Rob Adams a Painter's Blog painter's progress

December 16, 2015


“I just can’t get inspired!” How often do I hear that? I feel it too, I have the vague urge to be painting something but can’t find anything that gets the juices going. With me that usually means retiring to the sofa with a book or a bit of gardening is on the cards. I have to note that this feeling only occurs when deciding for myself what to paint. I never once had the feeling in several decades of being told what to paint by others!

So what is it this “inspiration”? The Greeks and Romans believed that it was something breathed into you by the Gods or Muses. IE something coming in from the outside. The same idea held sway when Christianity arrived except it was the Holy Spirit that did the breathing. In the 18th century it became a bit mystical, a sort of divine resonance. In the 19th Freud of course thought it was unresolved childhood conflicts, but he then he would wouldn’t he.

The moments when rudderlessness strikes me are quite distinct. If I am out with the intention of painting and nothing quite takes my fancy. All plein air painters know the feeling of wandering randomly seeking a “subject”. The other time it hits me is on a wet day when I am going to have to paint from reference. Sorting through endless old photos on screen looking for the one that gets you started. Most of those photos you took had some sort of possibility seen in them when you took them. Recapturing that feeling at a later date can be nigh on impossible though.

I think for me the resonance idea of the Romantics appeals most. If a photo or a real scene triggers a cascade of possibilities and potentialities as to how the final thing might be then that prompts us into action. It is not really (or very rarely) a vision of the completed work, but a plausible course toward a hazy and perhaps worthwhile destination.

That “perhaps” tells more of the story maybe. The moment tension between, “Shall I do this? It will be great.” and “It probably won’t work, so don’t bother.” is perhaps the fulcrum of inspiration. We are programmed to avoid disappointment and the less that seems likely the more we will feel inspired! Not that anyone will be impressed if when asked what inspired you you reply, “Because it looked a good bet!” that might not gain you many artistic brownie points.

So inspiration is the imagining what I might make of something, whether idea or something seen, of how I might transform it, refine it from ore to gold. If I see a glittering golden prize then I say I am inspired, but if I see only dull lead sheet then I flop about in consumptive despair.

This means for me I fall between ancient and modern thinking, taking a little from each. As far as I can see all inspiration comes from the outside in, from the world we perceive and live in, rather than any God or some vague spiritual source. Our complex and largely unconscious psyches take this material and return it to the world transformed. Then when a person looks at the result they might see the familiar in a new way. It is this “seeing afresh” I think that is the reward that people who like to look at pictures enjoy.

Advice as to how to get inspired? Well that is tricky. The optimist will probably paint more pictures but plenty of duds. The pessimist might be harder to push into action but the results should be good if only they don’t get despairing halfway and never finish! For me I have several methods of prompting myself into action. Firstly I look at what others have done. This shows you what is achievable and brings the seeing possibilities bit of your head online. Then if you immediately look through what material you might work from you are I find more likely to spot a potential winner. We often say, “Oh I find so and so’s work so inspiring!” so put it to use. Sometimes though I just do it the hard way. I just sit down and start even though I have no proper plan or subject I am confident in. It is a risky tactic but every now and again it will produce something unexpected and exciting which pushes you out of a rut.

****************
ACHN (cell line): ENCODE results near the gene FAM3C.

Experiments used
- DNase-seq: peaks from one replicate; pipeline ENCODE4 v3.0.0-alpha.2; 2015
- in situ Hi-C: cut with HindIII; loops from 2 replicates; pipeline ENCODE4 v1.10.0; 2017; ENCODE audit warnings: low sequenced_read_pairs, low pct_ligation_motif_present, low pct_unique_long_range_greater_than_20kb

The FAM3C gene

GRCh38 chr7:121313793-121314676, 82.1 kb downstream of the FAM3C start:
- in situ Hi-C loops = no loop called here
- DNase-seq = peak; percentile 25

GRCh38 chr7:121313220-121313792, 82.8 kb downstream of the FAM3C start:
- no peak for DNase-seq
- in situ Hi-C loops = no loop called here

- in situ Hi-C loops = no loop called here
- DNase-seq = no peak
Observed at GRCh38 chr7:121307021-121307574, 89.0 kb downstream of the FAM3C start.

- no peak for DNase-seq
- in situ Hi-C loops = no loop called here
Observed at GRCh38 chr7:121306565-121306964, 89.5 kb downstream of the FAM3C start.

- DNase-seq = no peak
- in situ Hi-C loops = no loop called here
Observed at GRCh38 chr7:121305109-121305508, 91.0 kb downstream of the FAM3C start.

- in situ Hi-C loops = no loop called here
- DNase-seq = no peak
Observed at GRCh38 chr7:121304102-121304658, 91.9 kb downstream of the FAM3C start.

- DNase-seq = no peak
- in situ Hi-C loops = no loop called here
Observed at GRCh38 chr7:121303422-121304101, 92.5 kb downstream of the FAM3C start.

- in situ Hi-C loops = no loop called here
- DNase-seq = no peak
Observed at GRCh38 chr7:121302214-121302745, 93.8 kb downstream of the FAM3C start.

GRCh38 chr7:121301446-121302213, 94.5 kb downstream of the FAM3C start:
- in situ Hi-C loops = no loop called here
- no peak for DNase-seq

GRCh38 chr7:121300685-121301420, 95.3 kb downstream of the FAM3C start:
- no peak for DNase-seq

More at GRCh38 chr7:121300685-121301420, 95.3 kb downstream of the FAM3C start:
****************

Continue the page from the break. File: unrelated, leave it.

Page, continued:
I have been hopping about from medium to medium recently so a very mixed bag of pictures.


Knightsbridge, london, plein air, oil painting, art

We have has so many dull days of late, this visit to Knightsbridge was no exception. I had not painted in London for a while so I was determined to get something from the day. The wet street is imaginary I’m afraid as it needed something to tie the background plane to the foreground. 8in by 10in Oils.

Knightsbridge, oils, london, harrods, painting plein air

This painting occurred in the previous somewhat satirical post… but I painted it straight after the previous one. It only took 25 min but everything seemed to fall into place as I worked. I could see straight away that it had potential. For the stages of the studio picture look at the previous post but ignore the sarky words! 10in by 12in Oils.


Farnham. church, surrey, oil painting, plein air

On my way back to Dorset next day, this is Farnham. The sun was out for just about 2 min so I had to slap on the highlights with mad abandon. A bit rough and ready but I think I have the makings of a studio picture. 10in by 12in Oils.


Tenby, wales, oil painting, harbour, boats

A studio picture of the harbour at Tenby based on a very quick sketch. I took the composition from the drawing which is here. I have attempted a big picture of this before and the result was pretty much a train crash so I was pleased to finish this without going off the rails. I have worked a little more on it since this photo, but only to unify and knock back the town in the background. 12in by 20in Oils.


strand on the Green, London, Thames, watercolour, painting

Another visit to London with the Brass Monkeys. This is the ever popular Strand on the Green near Chiswick. It is in sepia because I forgot my watercolour box and only had one tube of paint in my bag! I was fortuitous in the event as monochrome suited the dull light very well. A4 Watercolour.